Stimulate growth with greater financial inclusion 

Providing access to financial products and services to those who may otherwise be overlooked or denied credit, particularly no/thin-file consumers and those working to rebuild credit, is another way income and employment data can help drive growth. Over 20% (~60 million) of US adults lack sufficient credit data to be scored by traditional risk models,[1] putting those individuals at a disadvantage in any credit-based decision, particularly those involving automated decisioning due to its reliance on a credit score. Having a fuller view of their complete financial profiles can give those consumers more opportunities to be considered for credit.

Gaining access to this information has traditionally been challenging, but the financial services industry is experiencing an increase in consumers looking to play a more active role in their financial lives. By consenting to financial institutions accessing their data, consumers are enabled to present a more holistic financial picture for lenders to evaluate their creditworthiness. With this consumer-permissioned data, also known as consumer-contributed data (CCD), consumers can use their financial information to supplement their credit profiles with insights like estimated annual income, paycheck frequency, rent and other monthly expenses to aid in the decisioning process.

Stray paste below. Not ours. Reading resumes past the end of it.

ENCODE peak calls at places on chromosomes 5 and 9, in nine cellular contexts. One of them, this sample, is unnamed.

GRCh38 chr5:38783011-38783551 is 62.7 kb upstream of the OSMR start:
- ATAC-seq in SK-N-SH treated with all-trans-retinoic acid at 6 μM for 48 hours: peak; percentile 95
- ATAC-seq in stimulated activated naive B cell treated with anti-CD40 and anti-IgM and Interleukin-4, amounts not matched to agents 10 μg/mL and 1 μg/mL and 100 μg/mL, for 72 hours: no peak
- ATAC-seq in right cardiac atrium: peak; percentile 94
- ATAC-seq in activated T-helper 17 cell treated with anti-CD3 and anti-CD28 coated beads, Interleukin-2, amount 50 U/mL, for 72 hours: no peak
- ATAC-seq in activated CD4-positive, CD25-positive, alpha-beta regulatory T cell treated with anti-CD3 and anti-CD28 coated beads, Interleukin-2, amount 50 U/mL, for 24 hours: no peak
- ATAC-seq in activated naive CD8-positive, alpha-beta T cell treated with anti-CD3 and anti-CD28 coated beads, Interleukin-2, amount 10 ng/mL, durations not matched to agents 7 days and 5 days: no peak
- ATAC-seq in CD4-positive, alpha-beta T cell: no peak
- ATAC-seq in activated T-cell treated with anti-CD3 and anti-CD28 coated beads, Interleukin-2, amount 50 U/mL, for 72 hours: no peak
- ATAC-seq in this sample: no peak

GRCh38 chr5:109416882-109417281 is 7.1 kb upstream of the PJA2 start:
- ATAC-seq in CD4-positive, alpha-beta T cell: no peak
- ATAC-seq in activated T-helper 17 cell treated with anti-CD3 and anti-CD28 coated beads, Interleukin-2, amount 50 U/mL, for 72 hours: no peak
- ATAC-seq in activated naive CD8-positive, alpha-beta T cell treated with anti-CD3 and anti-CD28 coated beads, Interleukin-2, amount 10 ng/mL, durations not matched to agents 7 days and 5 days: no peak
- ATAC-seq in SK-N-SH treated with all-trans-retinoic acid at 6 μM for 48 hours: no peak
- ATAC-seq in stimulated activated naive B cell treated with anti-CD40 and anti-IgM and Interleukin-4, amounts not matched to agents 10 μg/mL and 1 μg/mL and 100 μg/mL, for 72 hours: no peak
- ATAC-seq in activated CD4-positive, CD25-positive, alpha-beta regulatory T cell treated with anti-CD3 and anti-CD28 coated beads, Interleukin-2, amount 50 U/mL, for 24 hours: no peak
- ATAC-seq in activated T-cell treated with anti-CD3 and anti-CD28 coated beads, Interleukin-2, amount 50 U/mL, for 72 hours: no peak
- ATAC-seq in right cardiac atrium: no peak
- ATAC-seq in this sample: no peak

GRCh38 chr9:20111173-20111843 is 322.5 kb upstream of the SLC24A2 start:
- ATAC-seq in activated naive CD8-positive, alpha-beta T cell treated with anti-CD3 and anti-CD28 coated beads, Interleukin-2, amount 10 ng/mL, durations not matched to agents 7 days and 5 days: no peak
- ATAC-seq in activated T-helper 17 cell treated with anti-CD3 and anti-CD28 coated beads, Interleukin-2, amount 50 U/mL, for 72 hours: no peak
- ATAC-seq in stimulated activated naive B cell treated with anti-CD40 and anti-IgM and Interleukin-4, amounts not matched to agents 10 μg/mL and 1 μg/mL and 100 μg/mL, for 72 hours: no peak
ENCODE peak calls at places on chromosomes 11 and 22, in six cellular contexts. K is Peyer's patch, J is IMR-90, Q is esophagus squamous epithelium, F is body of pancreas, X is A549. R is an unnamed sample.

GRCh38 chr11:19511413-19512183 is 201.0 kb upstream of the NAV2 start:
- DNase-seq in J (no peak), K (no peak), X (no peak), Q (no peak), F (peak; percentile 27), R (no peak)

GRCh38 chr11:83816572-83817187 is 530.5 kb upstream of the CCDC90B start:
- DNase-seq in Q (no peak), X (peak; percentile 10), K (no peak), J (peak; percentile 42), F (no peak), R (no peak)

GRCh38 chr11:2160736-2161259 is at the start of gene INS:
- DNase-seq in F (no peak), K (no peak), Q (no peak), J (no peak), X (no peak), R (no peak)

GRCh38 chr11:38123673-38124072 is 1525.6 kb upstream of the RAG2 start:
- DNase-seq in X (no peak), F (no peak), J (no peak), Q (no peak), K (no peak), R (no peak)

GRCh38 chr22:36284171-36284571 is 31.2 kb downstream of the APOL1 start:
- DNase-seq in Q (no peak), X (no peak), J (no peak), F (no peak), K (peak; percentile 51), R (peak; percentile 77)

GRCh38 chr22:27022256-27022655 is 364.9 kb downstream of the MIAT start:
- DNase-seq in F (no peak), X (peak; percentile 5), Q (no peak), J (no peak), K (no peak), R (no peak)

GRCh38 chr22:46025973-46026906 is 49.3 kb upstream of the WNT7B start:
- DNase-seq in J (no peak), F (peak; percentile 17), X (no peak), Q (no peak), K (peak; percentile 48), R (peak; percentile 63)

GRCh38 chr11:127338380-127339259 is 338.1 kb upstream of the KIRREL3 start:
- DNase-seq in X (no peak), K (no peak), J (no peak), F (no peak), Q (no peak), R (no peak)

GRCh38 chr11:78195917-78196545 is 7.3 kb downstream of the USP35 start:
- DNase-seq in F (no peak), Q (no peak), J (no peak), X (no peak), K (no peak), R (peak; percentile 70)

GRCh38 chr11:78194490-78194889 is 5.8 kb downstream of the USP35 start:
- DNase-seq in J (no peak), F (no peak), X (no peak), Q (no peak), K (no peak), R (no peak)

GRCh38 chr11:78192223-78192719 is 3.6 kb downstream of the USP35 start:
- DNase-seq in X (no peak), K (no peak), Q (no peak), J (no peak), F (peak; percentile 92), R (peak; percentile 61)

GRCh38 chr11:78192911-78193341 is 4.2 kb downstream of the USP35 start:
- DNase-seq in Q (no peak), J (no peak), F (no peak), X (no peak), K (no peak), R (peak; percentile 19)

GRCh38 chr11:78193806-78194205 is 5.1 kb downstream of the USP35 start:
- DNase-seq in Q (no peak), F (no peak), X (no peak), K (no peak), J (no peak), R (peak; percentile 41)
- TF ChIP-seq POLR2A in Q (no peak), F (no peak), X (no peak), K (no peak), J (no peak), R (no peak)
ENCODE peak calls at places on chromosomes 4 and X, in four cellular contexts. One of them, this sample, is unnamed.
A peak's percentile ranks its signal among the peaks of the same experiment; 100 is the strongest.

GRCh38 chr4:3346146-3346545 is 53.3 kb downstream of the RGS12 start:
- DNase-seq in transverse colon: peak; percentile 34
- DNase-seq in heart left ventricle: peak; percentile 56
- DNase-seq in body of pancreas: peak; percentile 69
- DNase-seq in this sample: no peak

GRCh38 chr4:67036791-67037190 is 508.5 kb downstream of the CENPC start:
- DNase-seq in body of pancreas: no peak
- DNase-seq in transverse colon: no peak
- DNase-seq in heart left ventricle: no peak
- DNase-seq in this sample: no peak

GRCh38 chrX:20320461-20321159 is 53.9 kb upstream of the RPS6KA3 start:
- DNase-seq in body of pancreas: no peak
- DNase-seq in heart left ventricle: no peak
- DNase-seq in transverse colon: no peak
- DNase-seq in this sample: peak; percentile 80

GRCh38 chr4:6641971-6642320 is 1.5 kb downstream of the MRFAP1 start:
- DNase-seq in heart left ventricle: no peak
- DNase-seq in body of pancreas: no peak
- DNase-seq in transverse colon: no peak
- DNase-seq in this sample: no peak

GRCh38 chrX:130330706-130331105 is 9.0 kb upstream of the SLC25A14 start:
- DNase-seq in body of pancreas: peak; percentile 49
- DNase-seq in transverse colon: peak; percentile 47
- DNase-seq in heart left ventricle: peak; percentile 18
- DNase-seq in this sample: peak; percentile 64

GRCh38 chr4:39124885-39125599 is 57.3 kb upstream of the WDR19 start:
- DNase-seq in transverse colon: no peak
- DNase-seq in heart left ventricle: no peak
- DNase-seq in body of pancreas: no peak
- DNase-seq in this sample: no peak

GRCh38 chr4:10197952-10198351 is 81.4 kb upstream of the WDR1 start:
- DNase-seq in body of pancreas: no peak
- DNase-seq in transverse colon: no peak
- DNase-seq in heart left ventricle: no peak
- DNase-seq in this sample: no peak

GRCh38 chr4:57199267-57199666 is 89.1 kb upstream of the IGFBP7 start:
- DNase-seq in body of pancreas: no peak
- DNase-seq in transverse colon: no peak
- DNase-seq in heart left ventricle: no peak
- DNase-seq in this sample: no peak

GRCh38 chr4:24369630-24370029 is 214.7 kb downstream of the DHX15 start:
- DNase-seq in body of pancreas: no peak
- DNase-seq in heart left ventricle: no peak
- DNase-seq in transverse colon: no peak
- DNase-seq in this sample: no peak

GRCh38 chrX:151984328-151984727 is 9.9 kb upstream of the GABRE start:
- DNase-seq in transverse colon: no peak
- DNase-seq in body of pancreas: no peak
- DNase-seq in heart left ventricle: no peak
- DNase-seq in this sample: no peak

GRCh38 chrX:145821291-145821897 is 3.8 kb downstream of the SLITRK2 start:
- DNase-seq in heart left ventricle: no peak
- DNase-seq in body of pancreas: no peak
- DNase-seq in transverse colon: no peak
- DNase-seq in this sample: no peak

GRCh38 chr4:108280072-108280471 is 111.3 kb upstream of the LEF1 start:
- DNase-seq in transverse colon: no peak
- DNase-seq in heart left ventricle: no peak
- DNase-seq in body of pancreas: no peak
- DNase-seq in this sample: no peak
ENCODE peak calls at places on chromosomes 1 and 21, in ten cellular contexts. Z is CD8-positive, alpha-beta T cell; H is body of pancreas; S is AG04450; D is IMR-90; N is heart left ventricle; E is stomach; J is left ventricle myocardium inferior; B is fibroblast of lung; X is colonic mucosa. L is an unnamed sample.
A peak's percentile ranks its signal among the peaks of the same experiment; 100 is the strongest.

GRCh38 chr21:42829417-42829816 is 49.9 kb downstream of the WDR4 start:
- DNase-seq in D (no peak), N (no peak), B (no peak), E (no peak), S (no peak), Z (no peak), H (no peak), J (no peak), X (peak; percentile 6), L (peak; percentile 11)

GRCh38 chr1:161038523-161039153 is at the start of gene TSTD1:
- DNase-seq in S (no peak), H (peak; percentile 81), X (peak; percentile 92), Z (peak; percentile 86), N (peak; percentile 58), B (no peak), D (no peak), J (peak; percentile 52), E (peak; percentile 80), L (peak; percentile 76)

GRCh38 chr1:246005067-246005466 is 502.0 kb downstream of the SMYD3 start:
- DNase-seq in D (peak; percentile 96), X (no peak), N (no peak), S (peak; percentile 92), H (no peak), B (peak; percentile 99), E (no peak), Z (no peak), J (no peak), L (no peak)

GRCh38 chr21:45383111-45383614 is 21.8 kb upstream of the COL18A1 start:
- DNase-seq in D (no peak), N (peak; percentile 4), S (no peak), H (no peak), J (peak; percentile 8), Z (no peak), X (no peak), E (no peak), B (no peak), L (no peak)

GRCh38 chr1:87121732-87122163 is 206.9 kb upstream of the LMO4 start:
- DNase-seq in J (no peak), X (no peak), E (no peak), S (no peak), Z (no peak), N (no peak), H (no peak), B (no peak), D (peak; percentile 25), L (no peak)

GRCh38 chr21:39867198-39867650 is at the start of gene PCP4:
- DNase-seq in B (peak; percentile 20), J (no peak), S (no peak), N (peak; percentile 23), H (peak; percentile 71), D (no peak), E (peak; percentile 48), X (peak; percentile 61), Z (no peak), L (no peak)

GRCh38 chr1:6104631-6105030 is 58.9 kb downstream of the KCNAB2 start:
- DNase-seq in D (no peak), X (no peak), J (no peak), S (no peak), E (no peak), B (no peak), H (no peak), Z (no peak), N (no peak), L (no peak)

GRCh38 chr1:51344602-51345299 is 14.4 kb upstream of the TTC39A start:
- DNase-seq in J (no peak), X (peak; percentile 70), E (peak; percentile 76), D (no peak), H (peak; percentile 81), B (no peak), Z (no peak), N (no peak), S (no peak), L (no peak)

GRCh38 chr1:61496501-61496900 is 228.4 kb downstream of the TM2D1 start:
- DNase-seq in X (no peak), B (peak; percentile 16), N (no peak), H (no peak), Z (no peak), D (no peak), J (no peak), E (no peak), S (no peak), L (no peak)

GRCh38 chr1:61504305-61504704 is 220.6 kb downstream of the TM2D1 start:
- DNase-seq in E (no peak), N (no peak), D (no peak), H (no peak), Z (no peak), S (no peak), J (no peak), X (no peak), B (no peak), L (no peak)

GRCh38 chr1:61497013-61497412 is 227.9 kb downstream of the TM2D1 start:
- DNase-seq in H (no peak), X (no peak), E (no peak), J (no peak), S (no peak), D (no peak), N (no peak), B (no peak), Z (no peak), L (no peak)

A more complete financial picture of consumers can lead to increased and improved opportunities for them, while resulting in better decision-making for businesses. As digitalization continues to rise and privacy trends put consumers in control of their data, the proliferation of consumer-permissioned data should only continue. This will likely make consumers more accustomed to sharing their data, which may drive even greater financial inclusion.

Is your current income verification strategy working for you?

The use cases for income and employment data are compelling — in some cases, mandatory — and the demand for verification solutions is growing. But businesses using legacy processes are contending with growing costs and inefficient methods to get the bare minimum of what they need.

Employing the right income verification solution can do more than mitigate risk — it can stimulate growth. One solution does not typically fit all and there are options to consider. It may be worth taking a fresh look at your current verification strategy and asking: Are all your needs being met or is there opportunity for productive change?

To learn more about income and employment verification and how you can more effectively use it to meet your business goals, visit the TruVisionTM section of our website, including TransUnion’s suite of income and affordability solutions, or contact your representative.


[1] US census and TransUnion US consumer credit database. February 2023.